“The smoke and ash and embers were raining down, sparking spot fires,” Paul Lowenthal, assistant fire marshal in Santa Rosa, recalled in an interview Wednesday with The Washington Post. “It didn’t take but moments for people to look out their front doors and see what was happening.”

It’s less than ideal. But in some cases, it’s all there can be.

As an aside, my graduate research was about evacuation communications during the 2013 Colorado Flood, which devastated a swath of the state and carved communities into islands. The gist: social ties matter within a community during disaster events. And while technology can certainly help, it cannot be the only answer, nor can it be the answer without considering the role of local first responders. People go through a two-step process during evacuations: hearing an alert and seeking additional information. It is inherently a social experience. Accordingly, communication infrastructure is vital as people both receive initial information and seek additional details, through whatever means necessary discussed earlier in this piece.

All of that to say cell phone towers becoming compromised during a disaster — as was the case during this week’s wildfire outbreak — will no doubt be a topic officials hone in on, with good reason.

In March, I wrote a piece for Wildfire Today about issues continuing to play out surrounding evacuations in Gatlinburg, a starkly different situation, but relevant still. Essentially, city officials there, it was determined, downplayed the threat early in the incident. Then, when hurricane-force winds tore through the region and fanned the flames, a “communication failure” caused by disabled communication services prevented the immediate issuance of a timely alert. Alternative sources of emergency communication — local media, for example — had only a marginal effect.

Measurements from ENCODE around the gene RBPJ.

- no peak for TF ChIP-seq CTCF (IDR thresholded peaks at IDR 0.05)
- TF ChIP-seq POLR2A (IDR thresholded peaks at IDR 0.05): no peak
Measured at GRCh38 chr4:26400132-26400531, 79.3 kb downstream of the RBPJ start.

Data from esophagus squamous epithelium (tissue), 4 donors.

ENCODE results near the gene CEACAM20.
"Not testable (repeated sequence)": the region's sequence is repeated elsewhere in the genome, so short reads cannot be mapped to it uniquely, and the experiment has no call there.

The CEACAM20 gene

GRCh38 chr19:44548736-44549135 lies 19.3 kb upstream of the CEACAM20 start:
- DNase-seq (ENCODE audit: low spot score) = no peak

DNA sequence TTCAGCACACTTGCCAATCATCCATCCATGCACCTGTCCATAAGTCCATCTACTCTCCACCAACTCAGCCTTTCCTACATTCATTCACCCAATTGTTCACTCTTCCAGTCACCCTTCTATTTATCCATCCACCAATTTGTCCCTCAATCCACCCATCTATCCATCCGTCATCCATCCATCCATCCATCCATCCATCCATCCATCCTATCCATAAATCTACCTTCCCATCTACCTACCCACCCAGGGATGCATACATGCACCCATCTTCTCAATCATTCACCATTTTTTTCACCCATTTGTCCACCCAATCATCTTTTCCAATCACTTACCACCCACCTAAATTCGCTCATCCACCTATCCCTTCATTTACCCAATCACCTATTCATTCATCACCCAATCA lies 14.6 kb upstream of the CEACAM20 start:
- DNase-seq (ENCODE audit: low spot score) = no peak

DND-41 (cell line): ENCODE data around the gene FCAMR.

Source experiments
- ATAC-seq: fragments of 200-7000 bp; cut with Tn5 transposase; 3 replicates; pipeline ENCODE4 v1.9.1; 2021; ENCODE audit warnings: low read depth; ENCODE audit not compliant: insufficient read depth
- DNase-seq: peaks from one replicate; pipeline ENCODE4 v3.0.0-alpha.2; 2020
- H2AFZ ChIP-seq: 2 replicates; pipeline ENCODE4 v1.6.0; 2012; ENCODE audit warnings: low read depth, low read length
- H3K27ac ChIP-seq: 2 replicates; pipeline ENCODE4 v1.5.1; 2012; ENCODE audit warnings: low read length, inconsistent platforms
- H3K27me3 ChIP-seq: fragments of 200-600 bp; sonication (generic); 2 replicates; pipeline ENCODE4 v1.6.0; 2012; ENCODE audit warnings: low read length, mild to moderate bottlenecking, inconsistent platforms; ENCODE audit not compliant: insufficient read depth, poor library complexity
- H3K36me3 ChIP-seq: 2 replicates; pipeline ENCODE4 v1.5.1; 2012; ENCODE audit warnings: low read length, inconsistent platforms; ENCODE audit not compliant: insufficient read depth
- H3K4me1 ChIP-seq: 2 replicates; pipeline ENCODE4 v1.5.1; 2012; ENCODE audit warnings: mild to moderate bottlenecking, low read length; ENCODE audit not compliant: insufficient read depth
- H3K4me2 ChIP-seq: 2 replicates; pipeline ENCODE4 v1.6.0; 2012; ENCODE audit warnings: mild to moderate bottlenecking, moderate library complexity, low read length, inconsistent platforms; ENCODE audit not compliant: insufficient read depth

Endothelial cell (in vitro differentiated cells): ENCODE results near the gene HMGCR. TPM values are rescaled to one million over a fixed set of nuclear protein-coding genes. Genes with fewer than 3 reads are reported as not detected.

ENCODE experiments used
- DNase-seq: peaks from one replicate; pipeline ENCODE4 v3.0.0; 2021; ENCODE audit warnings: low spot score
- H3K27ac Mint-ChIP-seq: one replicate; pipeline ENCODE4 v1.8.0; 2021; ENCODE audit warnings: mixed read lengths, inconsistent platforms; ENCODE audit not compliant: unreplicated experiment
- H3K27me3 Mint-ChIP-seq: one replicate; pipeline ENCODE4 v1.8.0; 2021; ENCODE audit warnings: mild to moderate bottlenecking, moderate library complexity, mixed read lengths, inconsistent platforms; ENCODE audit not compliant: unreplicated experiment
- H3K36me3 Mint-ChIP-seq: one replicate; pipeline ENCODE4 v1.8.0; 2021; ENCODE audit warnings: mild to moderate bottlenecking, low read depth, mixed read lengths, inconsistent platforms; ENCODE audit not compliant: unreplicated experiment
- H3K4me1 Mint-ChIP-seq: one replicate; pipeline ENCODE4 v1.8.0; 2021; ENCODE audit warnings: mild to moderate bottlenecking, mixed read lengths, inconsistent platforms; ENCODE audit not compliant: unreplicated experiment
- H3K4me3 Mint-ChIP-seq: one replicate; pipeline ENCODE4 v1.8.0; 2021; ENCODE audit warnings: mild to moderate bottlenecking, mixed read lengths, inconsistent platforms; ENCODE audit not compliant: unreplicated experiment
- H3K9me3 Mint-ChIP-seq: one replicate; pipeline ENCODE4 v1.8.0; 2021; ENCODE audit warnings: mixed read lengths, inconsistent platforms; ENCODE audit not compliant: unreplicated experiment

It’s only been five days since fires in Northern California erupted. The questions, after-actions reviews and analyses will be long coming.

Communicating breaking news or public safety-related evacuation messages to off-line, at-risk populations during a dynamic disaster event is a seemingly impossible conundrum. It is one that researchers have spent decades studying in various forms, whether under the umbrella of the sociology of disaster or the various hazard communication models within emergency management.

Going forward, with a continuous onslaught of disasters now reality, it’s an area that should not be ignored.

Author: Jason Pohl

In addition to writing for Wildfire Today, Jason Pohl reports on public safety-related issues for The Arizona Republic and USA TODAY.

3 thoughts on “Evacuation alerts face scrutiny as California wine country wildfires rage”

  1. In my career of doing community wildfire protection planning I often found those responsible for evacuation were not in favor of preplanning evacuation for wildfire.

  2. Why doesn’t every “community” (i.e. political jurisdiction) have an “opt-in” notification system by zip code and political precinct with specific classes of alerts, e.g. chemical spill, fire, crime, flood, earthquake, etc.?

  3. I’m glad you brought up the Gatlinburg fires. Survivable–and effective communications seem to have played a large role on Puerto Rico during Hurricane Maria as well. Communication throughout the island was wholly cut off–and hampered emergency efforts greatly for days. As a FEMA associate, I am tasked with putting together some of the common clues of this year’s disasters and this “survivable coms” theme seems to be recurring. I would love to start a dialogue with you to compare notes as we prepare for the 2018 season.–LTC Peter Jennison, Special Assistant to the Administrator, FEMA.